Reports: WPP Set To Slash 7500 Jobs, Merge More Agencies As It Hunts For $875M In Savings

Reports: WPP Set To Slash 7500 Jobs, Merge More Agencies As It Hunts For $875M In Savings
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Reports out of the UK today are suggesting WPP is set to cull 7500 jobs or about 5.5 per cent of its 134,000-strong global workforce.

The news of job losses comes after newly-appointed CEO Mark Read announced a hiring freeze at the world’s biggest media agency in early November.

Read will reportedly announce the staff cuts at a summit at WPP’s London HQ later today (UK time) as he attempts to placate shareholders following a dramatic drop in the company’s fortunes and share price.

How the cuts will affect the local arm of the business is unclear and WPP AUNZ declined B&T’s offer to comment. Ironically, WPP AUNZ is still to appoint a CEO following Mike Connaghan’s shock resignation in October.

According to a recent report by investment bank Morgan Stanley, WPP is aiming for cost savings worth around $875 million over the coming years which would involve merging existing agencies and cutting staff.

Read’s case not helped by the constant sniping by former WPP boss Sir Martin Sorrell that led to an extraordinary outburst by a senior WPP executive yesterday calling for Sorrel to stop “talking down” both the business and Read’s management as it was “disrespectful” and made Sorrell look “small”.

Already under Read’s watch, WPP has merged Y&R and VML to form VMLY&R and J. Walter Thompson and Wunderman to form Wunderman Thompson.

It’s being reported that many of the staff cuts will come from WPP’s IT and finance departments and not its traditional creative and media agencies.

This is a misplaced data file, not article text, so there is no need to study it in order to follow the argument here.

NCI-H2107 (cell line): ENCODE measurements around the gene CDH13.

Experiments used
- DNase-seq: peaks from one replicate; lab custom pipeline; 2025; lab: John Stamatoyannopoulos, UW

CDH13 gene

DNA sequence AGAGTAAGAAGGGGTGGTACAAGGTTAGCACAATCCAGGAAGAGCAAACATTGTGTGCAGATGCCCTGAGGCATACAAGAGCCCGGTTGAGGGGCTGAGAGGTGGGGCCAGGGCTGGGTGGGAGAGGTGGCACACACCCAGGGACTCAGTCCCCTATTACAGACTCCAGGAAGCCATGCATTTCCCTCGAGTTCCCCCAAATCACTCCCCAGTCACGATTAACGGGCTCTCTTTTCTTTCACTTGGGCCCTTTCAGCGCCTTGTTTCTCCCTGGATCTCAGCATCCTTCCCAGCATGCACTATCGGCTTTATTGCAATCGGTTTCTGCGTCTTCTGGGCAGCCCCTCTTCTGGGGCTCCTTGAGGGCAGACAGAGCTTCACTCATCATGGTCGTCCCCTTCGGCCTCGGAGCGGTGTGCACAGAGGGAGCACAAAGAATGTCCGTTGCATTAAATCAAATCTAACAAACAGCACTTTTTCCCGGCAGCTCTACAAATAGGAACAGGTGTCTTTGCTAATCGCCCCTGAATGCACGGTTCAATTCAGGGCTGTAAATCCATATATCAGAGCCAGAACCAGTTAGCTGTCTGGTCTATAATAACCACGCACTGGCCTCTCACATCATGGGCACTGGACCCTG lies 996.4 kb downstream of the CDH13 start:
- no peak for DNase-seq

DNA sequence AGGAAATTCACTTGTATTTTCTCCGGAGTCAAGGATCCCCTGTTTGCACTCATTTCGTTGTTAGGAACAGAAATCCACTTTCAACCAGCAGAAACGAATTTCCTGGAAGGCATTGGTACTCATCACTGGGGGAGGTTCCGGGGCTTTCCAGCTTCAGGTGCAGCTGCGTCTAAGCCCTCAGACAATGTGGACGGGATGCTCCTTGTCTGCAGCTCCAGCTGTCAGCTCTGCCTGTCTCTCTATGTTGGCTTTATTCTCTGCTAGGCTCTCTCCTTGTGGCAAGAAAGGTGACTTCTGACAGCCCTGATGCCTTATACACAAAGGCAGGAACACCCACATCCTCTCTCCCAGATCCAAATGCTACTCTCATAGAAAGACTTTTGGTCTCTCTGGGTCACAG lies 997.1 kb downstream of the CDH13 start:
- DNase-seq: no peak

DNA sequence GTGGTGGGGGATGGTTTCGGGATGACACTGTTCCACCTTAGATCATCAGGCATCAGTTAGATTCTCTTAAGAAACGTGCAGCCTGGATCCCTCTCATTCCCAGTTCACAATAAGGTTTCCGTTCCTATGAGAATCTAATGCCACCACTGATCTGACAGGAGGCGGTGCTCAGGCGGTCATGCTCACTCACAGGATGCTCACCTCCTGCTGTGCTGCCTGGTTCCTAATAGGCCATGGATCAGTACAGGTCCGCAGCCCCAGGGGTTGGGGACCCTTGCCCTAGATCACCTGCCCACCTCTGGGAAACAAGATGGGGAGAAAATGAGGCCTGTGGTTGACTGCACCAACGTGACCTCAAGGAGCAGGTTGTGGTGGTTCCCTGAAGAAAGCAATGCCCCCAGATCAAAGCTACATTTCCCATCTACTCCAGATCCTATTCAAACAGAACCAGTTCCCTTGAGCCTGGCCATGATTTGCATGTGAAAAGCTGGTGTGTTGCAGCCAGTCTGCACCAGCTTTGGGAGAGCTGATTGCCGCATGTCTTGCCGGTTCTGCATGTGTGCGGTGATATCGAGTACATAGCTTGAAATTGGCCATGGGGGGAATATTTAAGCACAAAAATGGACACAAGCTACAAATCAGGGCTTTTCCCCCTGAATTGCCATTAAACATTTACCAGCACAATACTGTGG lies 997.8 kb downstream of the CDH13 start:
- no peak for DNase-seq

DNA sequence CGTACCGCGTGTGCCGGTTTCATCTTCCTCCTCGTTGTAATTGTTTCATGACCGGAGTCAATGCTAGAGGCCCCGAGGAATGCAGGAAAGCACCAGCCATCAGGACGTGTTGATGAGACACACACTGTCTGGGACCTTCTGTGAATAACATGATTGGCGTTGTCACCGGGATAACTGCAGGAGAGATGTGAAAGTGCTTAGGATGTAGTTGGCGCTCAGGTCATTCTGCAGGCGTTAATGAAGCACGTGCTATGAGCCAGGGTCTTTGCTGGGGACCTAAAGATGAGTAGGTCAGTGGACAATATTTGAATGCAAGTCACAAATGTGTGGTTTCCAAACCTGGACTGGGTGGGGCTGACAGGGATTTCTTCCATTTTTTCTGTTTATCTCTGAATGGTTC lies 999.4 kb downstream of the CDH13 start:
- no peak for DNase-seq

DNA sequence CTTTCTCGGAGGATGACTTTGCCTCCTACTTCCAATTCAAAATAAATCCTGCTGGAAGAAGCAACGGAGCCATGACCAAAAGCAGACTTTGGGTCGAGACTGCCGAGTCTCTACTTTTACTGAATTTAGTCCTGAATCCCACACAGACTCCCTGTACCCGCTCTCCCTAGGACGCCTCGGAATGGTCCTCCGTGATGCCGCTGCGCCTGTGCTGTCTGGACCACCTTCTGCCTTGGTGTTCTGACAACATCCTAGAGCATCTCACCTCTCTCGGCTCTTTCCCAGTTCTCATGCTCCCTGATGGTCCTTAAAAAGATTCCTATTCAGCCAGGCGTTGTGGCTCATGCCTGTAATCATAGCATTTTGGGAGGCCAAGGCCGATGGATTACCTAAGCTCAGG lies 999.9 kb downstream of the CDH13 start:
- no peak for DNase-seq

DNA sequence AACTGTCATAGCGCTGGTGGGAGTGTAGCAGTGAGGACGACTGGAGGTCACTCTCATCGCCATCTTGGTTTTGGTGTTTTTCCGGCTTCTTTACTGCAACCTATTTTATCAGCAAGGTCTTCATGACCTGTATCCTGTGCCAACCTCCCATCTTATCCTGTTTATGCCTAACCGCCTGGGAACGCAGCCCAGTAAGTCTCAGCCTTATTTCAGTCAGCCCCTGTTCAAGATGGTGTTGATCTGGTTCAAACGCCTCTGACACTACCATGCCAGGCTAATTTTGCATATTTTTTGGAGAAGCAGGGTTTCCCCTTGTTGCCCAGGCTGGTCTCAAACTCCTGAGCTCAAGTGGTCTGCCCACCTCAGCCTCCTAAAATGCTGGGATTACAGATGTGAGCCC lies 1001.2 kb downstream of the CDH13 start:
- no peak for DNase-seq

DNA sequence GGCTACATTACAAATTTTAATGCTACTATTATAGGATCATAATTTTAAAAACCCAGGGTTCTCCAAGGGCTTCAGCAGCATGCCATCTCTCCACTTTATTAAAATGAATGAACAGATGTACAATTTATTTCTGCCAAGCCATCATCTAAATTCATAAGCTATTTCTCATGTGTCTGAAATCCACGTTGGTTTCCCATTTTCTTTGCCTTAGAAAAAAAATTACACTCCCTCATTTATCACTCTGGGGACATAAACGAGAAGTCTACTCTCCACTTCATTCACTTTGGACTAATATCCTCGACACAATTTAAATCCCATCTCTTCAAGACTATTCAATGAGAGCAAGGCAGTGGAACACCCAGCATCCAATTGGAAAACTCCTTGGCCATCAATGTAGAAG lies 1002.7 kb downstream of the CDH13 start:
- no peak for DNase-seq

In fact, Read has repeatedly said he wanted any savings to be reinvested into the creative arm of the business.

Despite the mergers and job cuts, Morgan Stanley is predicting that WPP’s 2019 revenues will be below that of 2018’s, however, that would depend on the global economy and commensurate ad spends.

Earlier this year, UBS analyst Richard Eary predicted that Sorrell’s abrupt departure as WPP CEO would create some “headwinds” for the company given his tight control and his relationships with many of WPP’s major clients.

Eary correctly predicted that WPP would attempt to sell its underperforming market research company Kantar, although no sale has yet been finalised.

He added that WPP could “divest balance sheet investments (such as Globant, AppNexus, ComScore, Vice) which have a £2.2 billion ($A3.8 billion) valuation and contribute £100m ($A175 million) in associate income; and simplify the business which in turn should drive cost out and ready the business for structural headwinds.”

Over the weekend, UK’s Sky News reported that the company was attempting sell its UK TV production company The Farm Group for £50 million ($A88 million).

 

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